May 2, 2010 at 8:04 am | Posted in Philosophy, Society | Leave a comment
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Last night, my husband and I, and several friends, went to a club about 45 minutes away from home, for dinner and a show. The dinner was the usual bistro meal, adequate but nothing special. The show was absolutely great. It involved a quartet of (not-too-young) men who pay tribute to three groups from yesteryear. They call themselves “The Three Bs”.

The show was in three parts, and the group dressed to match the particular “B” they were imitating in each part: the Bee Gees; the Beach Boys; and the Beatles. So, what’s special about all that? Well, firstly, they were very good. Their singing, stage presence and enthusiasm really had the crowd involved. The dance floor in front of the tables was continually full of enthusiastic dancers, whose ages ranged from about eighteen to their sixties (I was one of the older ones actually on the floor). The seated audience covered the same lower age range, but a higher upper range; some people would have been near eighty. I suppose the biggest thing that struck me was how much this show, and its audience, illustrates the huge surge in nostalgia as the Baby Boomers age.

So, what is nostalgia?

Nostalgia: n, a longing and desire for home, family and friends, or the past. (The Macquarie Dictionary, 2nd revision, The Macquarie Library, Sydney, NSW, 1982.)

Nostalgia has always been a part of the human makeup, but why does it appear that this post-World War II generation is particularly noted for its nostalgia – in fact, so much so, that the emphasis is now seen to be on the second part of the definition, “a longing and desire for the past”, rather than on “the home and family”? I think there are a couple of major reasons for that, though there are probably others too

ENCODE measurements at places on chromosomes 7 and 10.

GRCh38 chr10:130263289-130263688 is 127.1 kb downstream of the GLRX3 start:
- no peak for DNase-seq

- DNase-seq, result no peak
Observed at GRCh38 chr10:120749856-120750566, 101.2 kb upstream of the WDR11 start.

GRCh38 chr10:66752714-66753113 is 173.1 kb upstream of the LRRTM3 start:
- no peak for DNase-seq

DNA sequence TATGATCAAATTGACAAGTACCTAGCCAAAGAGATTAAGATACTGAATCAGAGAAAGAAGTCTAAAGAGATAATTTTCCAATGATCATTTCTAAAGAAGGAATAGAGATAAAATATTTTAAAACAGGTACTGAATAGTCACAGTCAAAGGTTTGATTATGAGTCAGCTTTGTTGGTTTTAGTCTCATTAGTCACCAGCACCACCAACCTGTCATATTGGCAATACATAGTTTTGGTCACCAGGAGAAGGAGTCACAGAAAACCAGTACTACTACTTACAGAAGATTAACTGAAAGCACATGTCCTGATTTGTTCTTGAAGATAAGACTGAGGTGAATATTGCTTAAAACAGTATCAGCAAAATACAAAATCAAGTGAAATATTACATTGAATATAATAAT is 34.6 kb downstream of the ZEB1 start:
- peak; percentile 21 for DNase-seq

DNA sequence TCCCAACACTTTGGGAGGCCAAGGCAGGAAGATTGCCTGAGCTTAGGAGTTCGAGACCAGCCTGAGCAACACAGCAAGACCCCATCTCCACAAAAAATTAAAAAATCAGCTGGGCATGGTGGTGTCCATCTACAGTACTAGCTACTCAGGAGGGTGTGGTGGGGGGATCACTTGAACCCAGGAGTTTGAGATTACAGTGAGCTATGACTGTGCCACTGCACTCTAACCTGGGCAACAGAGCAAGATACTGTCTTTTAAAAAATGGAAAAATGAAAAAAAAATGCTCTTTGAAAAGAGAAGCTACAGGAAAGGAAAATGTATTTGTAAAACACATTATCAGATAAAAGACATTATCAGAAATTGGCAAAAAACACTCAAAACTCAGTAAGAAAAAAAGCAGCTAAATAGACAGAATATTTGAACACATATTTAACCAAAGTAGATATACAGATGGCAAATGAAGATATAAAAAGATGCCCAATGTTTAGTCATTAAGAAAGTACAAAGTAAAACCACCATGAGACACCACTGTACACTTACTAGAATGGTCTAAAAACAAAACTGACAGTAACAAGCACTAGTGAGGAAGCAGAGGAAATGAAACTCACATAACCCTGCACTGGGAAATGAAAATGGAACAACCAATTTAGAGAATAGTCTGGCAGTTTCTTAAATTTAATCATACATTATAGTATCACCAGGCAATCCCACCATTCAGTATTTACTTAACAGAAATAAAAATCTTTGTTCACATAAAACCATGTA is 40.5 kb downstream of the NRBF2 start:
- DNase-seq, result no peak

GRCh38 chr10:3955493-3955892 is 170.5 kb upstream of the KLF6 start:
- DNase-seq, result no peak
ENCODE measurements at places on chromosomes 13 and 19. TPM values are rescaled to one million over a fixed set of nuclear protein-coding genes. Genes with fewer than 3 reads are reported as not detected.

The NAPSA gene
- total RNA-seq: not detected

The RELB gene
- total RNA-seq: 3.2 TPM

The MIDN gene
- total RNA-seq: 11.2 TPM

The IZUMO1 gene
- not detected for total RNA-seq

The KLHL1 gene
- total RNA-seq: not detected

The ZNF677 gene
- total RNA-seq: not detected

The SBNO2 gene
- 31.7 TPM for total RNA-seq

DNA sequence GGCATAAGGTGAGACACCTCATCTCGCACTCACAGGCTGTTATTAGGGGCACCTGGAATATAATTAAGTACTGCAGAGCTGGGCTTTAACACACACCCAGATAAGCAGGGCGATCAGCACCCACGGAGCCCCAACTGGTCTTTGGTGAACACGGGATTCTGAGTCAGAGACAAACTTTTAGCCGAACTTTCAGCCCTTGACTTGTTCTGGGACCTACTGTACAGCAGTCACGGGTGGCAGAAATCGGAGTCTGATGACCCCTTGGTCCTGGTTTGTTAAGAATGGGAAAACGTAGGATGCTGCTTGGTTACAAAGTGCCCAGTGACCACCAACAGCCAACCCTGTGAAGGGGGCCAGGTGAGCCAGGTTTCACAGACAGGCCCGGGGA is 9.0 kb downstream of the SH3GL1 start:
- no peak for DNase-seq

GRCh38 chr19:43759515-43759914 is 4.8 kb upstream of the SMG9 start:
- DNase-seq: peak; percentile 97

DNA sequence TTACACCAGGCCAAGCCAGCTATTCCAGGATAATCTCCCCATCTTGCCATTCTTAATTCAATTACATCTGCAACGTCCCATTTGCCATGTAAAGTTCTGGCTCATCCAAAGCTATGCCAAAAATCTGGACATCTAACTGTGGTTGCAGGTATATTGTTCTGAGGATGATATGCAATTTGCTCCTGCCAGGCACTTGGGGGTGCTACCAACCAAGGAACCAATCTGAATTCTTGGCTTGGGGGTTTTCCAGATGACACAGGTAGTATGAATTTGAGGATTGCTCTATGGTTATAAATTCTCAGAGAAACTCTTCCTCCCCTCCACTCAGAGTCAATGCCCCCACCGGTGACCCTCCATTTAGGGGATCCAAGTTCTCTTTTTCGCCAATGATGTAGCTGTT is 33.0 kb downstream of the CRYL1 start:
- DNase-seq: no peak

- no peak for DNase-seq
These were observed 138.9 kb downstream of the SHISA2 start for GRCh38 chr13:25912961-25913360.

The first reason is that, in general, Baby Boomers had an easy life when they were growing up. The nineteen-fifties were a time of high employment and financial security. For the first time, children didn’t have to – indeed they couldn’t – go out to work at a very early age. Families could afford to buy their own homes, a car, labour saving devices. Children had access to levels of education their parents could only dream of. They were now more likely to be “white-collar”, rather than “blue-collar” workers.

The second reason is the huge changes that have occurred in technology and society in general in the post-war period, but especially in the last twenty years. Many of these changes came as Baby Boomers were reaching their forties, and have continued through their fifties and up to their sixties. They would, in earlier times, expect to be settled in their employment, having raised their children, and be looking forward to retirement. Economic and social changes, caused by technology and changing attitudes, now mean that many feel nervous rather than secure. Change has happened too quickly; no other generation until theirs had ever been faced with such enormous and continual change.

It is no wonder many Baby Boomers wish to return to the days when there was a sense of freedom and opportunity – along with a sense of security, when confidence was strong and the world was their oyster.

© Linda Visman 2nd May 2010

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